Building a better DynamoDB throughput scaling tool

By | June 24, 2014

I use DynamoDB, Amazon Web Services’ managed NoSQL data store. It’s a fantastic tool, where there’s basically no management needs placed on me. That’s with two exceptions:

  • Backups
  • Throughput scaling

Backups is fine. I built a small tool that gets the latest changes and stores them elsewhere. Throughput scaling is a bit more involved so I was hoping I could use someone elses tool for that job. So I tried Dynamic DynamoDB, but it didn’t really work out for me. Here’s an example:

dddb

This shows three days of throughput on reads or writes (doesn’t matter what it is, can’t remember), spanning 15th to 17th of May. The blue line is the actual usage, averaged over 5 minutes. The red line the provisioned throughput. I configured Dynamic DynamoDB to double the throughput if needed, which is why the red line jumps up like it’s doing.

The first thing to note: The provisioned throughput stays up there almost all day before dropping down again at midnight. Then there’s a frantic up and down scaling period just after midnight (easiest to see in the middle) before it eventually goes back up and stays there again till the next day at midnight again.

InvisibleHand sums up the fiddly bits of DynamoDB quite well:

  1. You can at most scale up 100%, but you can scale up as many times as you wish
  2. You can scale down all the way to the minimum value of 1 read or write operation per second in one go, but you can only do this 4 times within a 24 hour period (starting at midnight)

That explains the reason why the throughput was stuck way too high till midnight: Dynamic DynamoDB had used all 4 downscaling options already, so even if it wanted to scale the throughput down, it had no way of doing that. This isn’t good.

Now I’m not saying Dynamic DynamoDB isn’t a good tool, it was even mentioned on the AWS blog. It’s simply not fitting my use case patterns. At least not as far as I could figure out from the configuration options.

Other things to consider:

If you have a lot of data, a single table gets split into multiple partitions. At that point your provisioned throughput gets evenly divided between those partitions. Also, and this is something it would be nice of AWS to improve, there’s no easy way of figuring out how many partitions you have. You sort of have to guess a little.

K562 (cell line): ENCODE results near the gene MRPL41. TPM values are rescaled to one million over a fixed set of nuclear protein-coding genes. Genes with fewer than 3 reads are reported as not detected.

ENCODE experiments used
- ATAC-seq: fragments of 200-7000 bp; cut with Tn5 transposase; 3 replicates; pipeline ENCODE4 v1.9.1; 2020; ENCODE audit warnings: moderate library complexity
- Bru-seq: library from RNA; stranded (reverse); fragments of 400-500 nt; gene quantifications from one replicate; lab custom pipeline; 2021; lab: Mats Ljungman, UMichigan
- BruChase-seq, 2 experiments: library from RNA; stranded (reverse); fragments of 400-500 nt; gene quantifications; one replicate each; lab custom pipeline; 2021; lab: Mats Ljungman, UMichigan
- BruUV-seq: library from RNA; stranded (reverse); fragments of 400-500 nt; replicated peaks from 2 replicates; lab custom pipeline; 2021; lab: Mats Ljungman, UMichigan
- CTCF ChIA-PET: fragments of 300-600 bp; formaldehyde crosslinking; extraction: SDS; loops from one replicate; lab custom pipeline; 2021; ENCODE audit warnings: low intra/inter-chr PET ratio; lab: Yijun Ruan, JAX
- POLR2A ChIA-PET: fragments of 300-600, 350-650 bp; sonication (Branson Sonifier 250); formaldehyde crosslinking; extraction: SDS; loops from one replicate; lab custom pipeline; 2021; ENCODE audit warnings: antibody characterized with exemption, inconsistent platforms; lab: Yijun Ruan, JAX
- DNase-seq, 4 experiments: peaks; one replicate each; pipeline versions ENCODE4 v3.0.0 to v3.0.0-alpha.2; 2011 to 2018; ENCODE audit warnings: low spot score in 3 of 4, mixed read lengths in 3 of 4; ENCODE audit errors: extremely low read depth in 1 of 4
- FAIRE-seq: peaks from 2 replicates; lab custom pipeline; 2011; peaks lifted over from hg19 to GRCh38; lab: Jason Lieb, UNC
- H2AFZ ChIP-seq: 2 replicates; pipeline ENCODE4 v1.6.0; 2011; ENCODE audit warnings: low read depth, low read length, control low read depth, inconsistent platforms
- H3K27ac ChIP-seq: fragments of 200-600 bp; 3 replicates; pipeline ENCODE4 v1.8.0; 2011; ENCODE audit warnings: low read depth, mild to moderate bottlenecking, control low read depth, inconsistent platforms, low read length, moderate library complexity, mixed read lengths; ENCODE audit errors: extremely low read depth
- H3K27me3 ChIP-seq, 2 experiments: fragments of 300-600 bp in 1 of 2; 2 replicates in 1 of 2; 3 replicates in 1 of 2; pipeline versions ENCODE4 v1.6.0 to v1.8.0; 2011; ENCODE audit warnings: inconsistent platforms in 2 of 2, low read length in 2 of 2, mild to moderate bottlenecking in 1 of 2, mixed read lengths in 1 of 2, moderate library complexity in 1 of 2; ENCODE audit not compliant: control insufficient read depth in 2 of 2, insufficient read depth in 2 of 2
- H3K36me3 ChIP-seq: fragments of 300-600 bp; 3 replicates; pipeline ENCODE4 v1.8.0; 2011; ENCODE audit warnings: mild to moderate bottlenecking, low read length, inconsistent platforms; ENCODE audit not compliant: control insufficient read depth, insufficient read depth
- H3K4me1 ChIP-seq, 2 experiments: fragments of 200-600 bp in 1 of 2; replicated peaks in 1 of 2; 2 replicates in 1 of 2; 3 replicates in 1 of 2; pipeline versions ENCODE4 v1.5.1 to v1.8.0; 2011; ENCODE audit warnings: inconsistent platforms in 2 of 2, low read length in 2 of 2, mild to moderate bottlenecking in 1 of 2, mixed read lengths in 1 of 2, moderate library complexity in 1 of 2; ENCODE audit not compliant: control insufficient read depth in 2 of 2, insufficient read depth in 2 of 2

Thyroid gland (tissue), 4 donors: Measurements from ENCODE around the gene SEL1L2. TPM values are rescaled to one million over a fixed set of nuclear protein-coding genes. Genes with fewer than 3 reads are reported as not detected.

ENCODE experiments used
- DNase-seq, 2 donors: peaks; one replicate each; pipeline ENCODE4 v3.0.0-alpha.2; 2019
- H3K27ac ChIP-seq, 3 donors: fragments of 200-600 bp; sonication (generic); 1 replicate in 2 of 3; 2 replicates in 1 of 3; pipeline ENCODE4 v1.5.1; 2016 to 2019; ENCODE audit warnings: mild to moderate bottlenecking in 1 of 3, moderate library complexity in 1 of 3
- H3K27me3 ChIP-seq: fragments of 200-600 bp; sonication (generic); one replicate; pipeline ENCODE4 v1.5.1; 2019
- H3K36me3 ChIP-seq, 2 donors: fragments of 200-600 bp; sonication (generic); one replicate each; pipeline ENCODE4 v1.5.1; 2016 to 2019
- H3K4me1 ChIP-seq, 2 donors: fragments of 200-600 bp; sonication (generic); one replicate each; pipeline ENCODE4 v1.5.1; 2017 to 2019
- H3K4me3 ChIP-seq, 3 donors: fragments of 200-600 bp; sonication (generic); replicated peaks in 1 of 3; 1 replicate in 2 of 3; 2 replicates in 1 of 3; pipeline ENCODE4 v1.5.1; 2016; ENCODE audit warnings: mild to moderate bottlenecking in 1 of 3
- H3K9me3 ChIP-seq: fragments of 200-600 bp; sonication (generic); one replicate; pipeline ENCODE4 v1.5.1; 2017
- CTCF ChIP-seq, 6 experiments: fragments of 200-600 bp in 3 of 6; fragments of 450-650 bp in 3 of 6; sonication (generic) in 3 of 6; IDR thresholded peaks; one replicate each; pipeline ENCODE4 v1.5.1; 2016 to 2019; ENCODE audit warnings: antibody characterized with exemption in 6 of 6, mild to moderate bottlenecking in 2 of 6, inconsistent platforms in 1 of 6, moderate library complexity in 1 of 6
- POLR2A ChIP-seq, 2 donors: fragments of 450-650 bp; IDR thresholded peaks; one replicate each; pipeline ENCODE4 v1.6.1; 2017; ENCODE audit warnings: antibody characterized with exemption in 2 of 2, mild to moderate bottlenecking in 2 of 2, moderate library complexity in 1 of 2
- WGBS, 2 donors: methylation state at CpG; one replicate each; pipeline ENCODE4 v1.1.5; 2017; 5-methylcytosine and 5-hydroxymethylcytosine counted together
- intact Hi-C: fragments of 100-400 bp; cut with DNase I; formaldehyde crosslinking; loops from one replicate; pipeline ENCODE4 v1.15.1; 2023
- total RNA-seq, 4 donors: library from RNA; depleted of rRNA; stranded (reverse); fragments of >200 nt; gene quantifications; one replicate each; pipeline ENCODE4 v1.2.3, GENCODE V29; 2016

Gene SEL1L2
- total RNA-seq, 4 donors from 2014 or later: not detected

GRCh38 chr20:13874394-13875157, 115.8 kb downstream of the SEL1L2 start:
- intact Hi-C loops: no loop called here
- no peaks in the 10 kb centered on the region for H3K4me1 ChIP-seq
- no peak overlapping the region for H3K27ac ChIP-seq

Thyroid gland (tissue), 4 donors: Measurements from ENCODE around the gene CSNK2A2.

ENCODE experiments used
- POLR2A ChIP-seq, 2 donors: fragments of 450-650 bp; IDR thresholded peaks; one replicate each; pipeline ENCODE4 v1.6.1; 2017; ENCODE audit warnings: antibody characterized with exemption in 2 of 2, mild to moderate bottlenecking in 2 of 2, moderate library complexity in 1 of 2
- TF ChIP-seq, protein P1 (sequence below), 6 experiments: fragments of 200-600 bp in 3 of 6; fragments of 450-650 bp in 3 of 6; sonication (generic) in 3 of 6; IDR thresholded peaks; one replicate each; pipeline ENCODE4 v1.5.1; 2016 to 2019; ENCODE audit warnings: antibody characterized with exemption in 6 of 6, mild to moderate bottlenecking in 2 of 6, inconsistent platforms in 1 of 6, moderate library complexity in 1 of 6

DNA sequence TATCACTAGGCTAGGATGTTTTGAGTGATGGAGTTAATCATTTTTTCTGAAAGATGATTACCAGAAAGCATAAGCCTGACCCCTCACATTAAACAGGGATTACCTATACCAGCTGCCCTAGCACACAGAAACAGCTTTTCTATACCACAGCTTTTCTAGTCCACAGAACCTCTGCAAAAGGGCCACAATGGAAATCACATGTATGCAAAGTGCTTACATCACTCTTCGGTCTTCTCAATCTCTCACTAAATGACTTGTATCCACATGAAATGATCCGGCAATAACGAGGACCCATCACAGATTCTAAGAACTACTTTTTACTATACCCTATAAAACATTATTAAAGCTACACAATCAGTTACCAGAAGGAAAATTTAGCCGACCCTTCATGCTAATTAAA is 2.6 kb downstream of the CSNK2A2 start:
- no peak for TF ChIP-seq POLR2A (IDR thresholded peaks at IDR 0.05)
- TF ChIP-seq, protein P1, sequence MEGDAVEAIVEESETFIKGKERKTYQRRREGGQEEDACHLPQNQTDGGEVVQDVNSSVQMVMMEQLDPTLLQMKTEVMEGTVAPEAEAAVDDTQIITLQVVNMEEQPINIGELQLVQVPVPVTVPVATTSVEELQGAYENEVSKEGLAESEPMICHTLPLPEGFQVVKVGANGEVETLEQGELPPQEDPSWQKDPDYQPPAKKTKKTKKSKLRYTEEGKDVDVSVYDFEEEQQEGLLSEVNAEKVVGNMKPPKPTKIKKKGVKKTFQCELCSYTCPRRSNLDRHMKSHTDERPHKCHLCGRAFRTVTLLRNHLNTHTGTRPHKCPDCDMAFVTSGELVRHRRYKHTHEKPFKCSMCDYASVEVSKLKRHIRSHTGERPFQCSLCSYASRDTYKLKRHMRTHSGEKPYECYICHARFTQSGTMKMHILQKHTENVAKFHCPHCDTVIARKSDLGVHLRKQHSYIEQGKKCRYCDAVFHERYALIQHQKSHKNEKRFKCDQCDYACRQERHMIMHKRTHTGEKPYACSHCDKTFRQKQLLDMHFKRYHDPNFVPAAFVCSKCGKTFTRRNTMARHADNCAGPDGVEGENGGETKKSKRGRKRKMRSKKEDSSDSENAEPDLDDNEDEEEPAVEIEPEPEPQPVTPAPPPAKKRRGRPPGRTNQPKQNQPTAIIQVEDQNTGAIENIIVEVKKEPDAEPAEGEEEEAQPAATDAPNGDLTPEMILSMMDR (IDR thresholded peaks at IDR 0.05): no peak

If you therefore have a use case where only a single or a few keys are accessed a lot, your actual throughput is going to be below that of the provisioned throughput if these end up making one partition more accessed then the rest. We will have to rely on other statistics to figure out if that’s a problem for us.

So here’s the wishlist of features needed:

  1. Before downscaling, make sure you should. This needs to be based on more than just the current average throughput usage. We also need to consider the 4 downscaling opportunities we have, making sure we don’t spend them all straight away. This could potentially be solved by only allowing downscaling to happen at 4 specific times throughout the 24 hour period. But I’m not sure I like it, sounds too simple?
  2. We should only scale throughput up if we have throttled operations. If we have multiple partitions on a table we can NOT rely on comparing consumed throughput vs allocated throughput. Also, for eventually consistent reads, we want to over-consume allocated throughput because that’s what they allow us to do. So only throttled operations should matter for deciding when to scale up.
  3. We should, by looking at throttled operations, consumed throughput and allocated throughput, try to calculate how many partitions we have. This is not a big problem if the access patterns are spread out well across all partitions, but it is a problem if they are not.
  4. When scaling down, we need to take into account the assumed number of partitions combined with the current access patterns on step 3 above, making sure we don’t scale down too much. Given that we always are allowed to scale back up, we can always fix a mistake if scaling down too much. But we should try to avoid scaling down too much as it will impact the performance of applications accessing DynamoDB. Basically, we don’t want to overpay for unused capacity, but not at the cost of performance.
  5. As a bonus feature: When scaling up, take into account the number of throttled operations, number of assumed partitions, and scale up only as much as you’d think you’d need. If we get it wrong we can always scale up more. Again it’s a balance between cost and performance.

I am considering writing this tools myself, scratching my own itch. However, I’d prefer not to have to spend time on it. If anyone knows of any existing tool that would take these feature requests into account, I would really like you to leave a comment. Also, if you have any other features I’ve missed but you think is crucial, let me know!